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Doctoral Dissertation Announcement
Candidate: Lisa Kasmer
Doctor of Philosophy
Department: Educational Leadership, Research and Technology
Title: The Role of Prediction in the Teaching and Learning of Algebra
Dr. Louann Bierlein-Palmer, Co-chair
Dr. Ok-kyeong Kim, Co-chair
Dr. Kate Kline
Dr. Carol Crumbaugh
Date: Friday, March 14, 2008 9:30 a.m. – 11:30 a.m.
3208 Sangren Hall
Research has shown that including prediction questions within reading and science instruction has been advantageous for students, yet minimal research exists regarding the use of such questions within mathematics instruction. In order to extend and build on our knowledge about the effects of prediction in mathematics instruction, this study explores the impact of this paradigm in the teaching of algebra. Specifically, this study probes whether utilizing prediction questions provides student opportunities for engaging in mathematical thinking, retrieving prior knowledge, and discussing related mathematical ideas, could increase such students’ conceptual understanding and mathematical reasoning in the content area of algebra.
To address the research questions, a longitudinal quasi-experimental study was conducted to explore to what extent and in what ways prediction questions could help students develop mathematical reasoning and conceptual understanding. In this research, instruction and learning for two groups of students were examined, whereby prediction questions were infused within the treatment class, while the control group received instruction devoid of such prediction questions. Both groups were taught by the same teacher and curriculum, with no initial significant differences between these two groups. During the course of one school year within this treatment group, the teacher employed prediction questions at the launch of each lesson and then revisited the student predictions at the closure of the lesson. In order to examine out-come based differences between the two groups, 1,178 responses from the unit assessments and 494 responses to Mathematical Reflections were examined along with videotaped sessions from both classes. In addition, 491 prediction responses from the treatment class were coded for levels of reasoning and characteristics of prediction responses.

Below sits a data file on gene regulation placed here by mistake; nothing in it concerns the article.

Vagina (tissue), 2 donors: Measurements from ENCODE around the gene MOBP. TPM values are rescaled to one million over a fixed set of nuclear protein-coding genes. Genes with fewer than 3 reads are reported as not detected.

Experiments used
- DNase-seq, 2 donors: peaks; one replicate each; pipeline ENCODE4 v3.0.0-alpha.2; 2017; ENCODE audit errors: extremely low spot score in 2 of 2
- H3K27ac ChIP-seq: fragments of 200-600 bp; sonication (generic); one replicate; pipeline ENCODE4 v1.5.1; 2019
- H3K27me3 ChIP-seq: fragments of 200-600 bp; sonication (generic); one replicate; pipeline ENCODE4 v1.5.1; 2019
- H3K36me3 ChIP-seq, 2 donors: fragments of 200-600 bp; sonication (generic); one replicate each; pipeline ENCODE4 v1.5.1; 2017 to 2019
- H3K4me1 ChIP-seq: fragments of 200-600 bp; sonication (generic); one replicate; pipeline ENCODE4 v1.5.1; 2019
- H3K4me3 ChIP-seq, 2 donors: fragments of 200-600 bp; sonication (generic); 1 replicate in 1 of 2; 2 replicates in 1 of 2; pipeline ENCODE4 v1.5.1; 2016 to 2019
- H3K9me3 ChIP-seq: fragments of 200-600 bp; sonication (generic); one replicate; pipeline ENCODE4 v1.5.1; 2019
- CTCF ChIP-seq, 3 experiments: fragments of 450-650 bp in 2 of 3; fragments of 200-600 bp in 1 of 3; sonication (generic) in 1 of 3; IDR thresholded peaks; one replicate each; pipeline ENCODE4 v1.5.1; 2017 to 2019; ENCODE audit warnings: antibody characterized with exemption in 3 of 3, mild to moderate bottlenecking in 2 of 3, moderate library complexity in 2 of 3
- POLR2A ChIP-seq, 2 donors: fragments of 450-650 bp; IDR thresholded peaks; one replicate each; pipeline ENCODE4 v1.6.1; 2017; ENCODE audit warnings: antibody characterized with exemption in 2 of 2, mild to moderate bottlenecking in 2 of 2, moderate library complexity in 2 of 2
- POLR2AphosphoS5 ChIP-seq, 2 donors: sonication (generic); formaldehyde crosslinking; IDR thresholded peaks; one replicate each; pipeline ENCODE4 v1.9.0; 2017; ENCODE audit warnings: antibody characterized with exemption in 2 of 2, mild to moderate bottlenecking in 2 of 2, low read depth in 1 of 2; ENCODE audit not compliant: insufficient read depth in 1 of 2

The overall results suggest prediction was found to be a relevant and valid construct with respect to enhanced conceptual understanding and mathematical reasoning. The treatment class outperformed the control class on a number of measures. The benefits from a teacher’s perspective were also identified. Prediction questions became a catalyst for classroom discussions, increased student engagement, and an informal assessment tool for the teacher. Through this study, positive benefits for instruction, professional development, and curriculum design in relation to prediction became apparent.